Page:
Why are African leaders silent on the brutal treatment of ordinary Africans while they loudly condemn brutality elsewhere, asks New African correspondent Moky Makura.
During our weekly Zoom catch-up call, a young colleague of mine based in Kampala told me how he would be spending his weekend. Like many Ugandans, he is planning on staying locked indoors with his family, waiting for sanity to prevail and calm to return to the streets of Kampala.
His weekend plans were influenced by fear, caused by the killing of at least 37 Ugandans caught protesting against the arrest of the musician and activist, Bobi Wine. The 38-year-old opposition leader is a strong contender for President in the country’s January 2021 elections. Uganda’s Security Minister Elly Tumwine has been quoted in media interviews as saying, “Police have a right to shoot you and kill you…”
My colleague has told me that he won’t be voting in the elections.
In a continent of 54 countries, many of which are at peace, there is worrying evidence of a disturbing trend of Africans being killed, brutalised or disregarded in plain sight while Africa’s leaders – and the rest of the world – watch in silence.
The result is that young people who make up the bulk of the population in Africa – like my colleague in Uganda – are being sent a powerful message; stay home, stay quiet – because your life doesn’t matter.
The #EndSARS movement against police brutality in Nigeria, which resulted in the massacre of at least 12 young protesters by the police, reinforced this message.
So did the shooting of ordinary citizens in Angola, protesting against the high cost of living in Luanda, said to be one of the most expensive cities in the world.
And as with much of the violence on the continent, elections and their aftermath have confirmed that exercising your democratic rights may very well get you killed.
The post-election violence in Côte d’Ivoire, where President Alassane Ouattara was voted in for a third term, has seen dozens of Ivorians killed and thousands more flee to Liberia, Ghana and Togo.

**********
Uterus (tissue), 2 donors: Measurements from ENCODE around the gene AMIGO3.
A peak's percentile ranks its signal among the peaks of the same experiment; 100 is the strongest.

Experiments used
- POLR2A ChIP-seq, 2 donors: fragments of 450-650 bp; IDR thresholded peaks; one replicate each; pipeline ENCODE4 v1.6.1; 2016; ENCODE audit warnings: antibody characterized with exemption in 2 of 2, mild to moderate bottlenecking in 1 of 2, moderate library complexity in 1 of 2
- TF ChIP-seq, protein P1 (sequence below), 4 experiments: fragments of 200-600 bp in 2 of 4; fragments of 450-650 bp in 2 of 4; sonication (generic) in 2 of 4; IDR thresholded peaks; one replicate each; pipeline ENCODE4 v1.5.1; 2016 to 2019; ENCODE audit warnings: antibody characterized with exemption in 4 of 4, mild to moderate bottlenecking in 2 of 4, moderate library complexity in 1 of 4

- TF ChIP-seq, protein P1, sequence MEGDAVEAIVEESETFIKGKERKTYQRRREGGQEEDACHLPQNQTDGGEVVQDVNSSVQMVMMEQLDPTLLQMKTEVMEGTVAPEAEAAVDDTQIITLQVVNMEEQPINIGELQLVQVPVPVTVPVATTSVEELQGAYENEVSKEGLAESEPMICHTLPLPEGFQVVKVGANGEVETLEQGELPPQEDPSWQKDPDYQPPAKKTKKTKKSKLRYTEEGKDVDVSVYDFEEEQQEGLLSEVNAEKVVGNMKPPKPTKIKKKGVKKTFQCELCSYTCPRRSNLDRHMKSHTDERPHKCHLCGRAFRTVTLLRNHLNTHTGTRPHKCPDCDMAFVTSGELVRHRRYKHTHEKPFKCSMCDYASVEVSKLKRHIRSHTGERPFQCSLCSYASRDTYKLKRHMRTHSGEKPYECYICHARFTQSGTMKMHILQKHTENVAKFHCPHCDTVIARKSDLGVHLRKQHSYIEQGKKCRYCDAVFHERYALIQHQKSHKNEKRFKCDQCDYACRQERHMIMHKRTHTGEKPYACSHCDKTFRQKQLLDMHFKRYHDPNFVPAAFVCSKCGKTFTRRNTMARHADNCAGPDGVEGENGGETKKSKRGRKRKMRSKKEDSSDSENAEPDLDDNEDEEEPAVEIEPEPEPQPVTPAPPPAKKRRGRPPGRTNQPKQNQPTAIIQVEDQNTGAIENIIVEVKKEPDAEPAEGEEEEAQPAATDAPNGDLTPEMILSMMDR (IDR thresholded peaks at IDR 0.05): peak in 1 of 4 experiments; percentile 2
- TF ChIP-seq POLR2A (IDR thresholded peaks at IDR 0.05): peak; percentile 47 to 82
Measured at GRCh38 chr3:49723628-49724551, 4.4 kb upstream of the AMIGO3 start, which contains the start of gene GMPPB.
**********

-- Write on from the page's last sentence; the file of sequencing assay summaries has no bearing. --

Presidential elections in Tanzania, Burundi, and Guinea were also followed by violent clashes and allegations of the abuse of citizens by officials in power.
Writing history in blood of citizens
But it’s not just protests and elections killing Africans. The Nobel Peace Prize winning Prime Minister of Ethiopia, Abiy Ahmed is at war with part of his own country. Hundreds of innocent civilians have been killed with more than 40,000 displaced as conflict rages between the state army and regional forces of the people of Tigray.
In Mozambique, more than 50 people were beheaded in the province of Cabo Delgado in the north of the country by a group affiliated with Isis. Attacks in the region have been ongoing since 2017 and more than 2,000 people have reportedly been killed and 390,000 people displaced as a result of this ‘low-level insurgency’.
Although many of these stories have been widely reported, few of our African leaders have publicly condemned the loss and abuse of life, perpetrated largely by those who are supposed to protect us.
Where are the African voices of condemnation and indignation that prove that the lives of Ugandans, Nigerians, Angolans, Ivorians, Tanzanians, Burundians and Guineans matter? These countries are choosing to write their history with the blood of their citizens, and our leaders appear to be looking the other way.
The African Union, whose goal it is to propel the continent towards peace and prosperity, may be failing in its duty. Ironically, it declared 2020 the ‘Year of Silencing the Guns’ around Africa – a campaign aimed at creating an Africa free from wars, conflict, human rights violations, humanitarian crises and genocide. It seems the AU has conveniently forgotten or chosen to ignore violations of its own mission.
In May this year, the AU didn’t ignore the human rights violation of an American citizen when they issued a statement condemning the killing of George Floyd at the height of the Black Lives Matter movement. In that statement which received global attention, it asked America to “ensure the total elimination of all forms of discrimination based on race or ethnic origin.”
How is one American life worth a statement, whilst thousands of African lives don’t warrant a mention? Don’t African lives matter?
How much longer do we stay in our houses with the doors locked, for fear that asking for change could be a death sentence? It’s time to act. #Africanlivesmatter
Moky Makura is the Executive Director at www.AfricaNoFilter.org